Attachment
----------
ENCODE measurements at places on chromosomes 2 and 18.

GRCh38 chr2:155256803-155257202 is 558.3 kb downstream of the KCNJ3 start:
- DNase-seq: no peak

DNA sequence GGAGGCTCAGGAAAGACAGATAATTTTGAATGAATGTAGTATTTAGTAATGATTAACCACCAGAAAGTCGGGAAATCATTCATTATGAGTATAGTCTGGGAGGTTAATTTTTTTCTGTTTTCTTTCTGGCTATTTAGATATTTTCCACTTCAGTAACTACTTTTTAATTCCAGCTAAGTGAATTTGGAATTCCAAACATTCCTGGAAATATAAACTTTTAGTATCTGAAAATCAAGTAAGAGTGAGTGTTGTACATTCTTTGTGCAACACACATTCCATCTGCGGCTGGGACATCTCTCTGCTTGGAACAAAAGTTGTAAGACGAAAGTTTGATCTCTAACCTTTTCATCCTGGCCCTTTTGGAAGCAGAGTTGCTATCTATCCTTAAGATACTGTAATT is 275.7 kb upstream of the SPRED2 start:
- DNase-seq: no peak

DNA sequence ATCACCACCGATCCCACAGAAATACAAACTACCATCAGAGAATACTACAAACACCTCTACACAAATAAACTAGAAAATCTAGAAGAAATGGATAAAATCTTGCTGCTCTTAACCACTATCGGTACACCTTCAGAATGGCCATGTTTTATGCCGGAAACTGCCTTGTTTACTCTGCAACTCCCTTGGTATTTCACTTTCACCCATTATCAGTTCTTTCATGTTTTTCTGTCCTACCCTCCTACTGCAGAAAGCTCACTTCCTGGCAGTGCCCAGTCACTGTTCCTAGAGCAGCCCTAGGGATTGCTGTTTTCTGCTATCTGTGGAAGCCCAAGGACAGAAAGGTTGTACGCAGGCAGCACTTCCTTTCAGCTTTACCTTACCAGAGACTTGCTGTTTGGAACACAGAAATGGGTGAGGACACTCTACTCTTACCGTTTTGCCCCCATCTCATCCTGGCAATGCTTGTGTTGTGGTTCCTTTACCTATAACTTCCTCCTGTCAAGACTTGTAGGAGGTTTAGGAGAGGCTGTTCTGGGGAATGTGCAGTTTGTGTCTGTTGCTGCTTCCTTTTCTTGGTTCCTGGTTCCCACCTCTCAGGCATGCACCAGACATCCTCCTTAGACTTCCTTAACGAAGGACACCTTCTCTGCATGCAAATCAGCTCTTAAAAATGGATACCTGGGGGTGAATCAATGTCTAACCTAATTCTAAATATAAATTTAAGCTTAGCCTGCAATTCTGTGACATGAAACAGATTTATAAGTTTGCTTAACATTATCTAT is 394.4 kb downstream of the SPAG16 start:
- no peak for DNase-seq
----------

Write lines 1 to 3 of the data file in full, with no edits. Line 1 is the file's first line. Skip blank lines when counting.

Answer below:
ENCODE measurements at places on chromosomes 2 and 18.

GRCh38 chr2:155256803-155257202 is 558.3 kb downstream of the KCNJ3 start:
- DNase-seq: no peak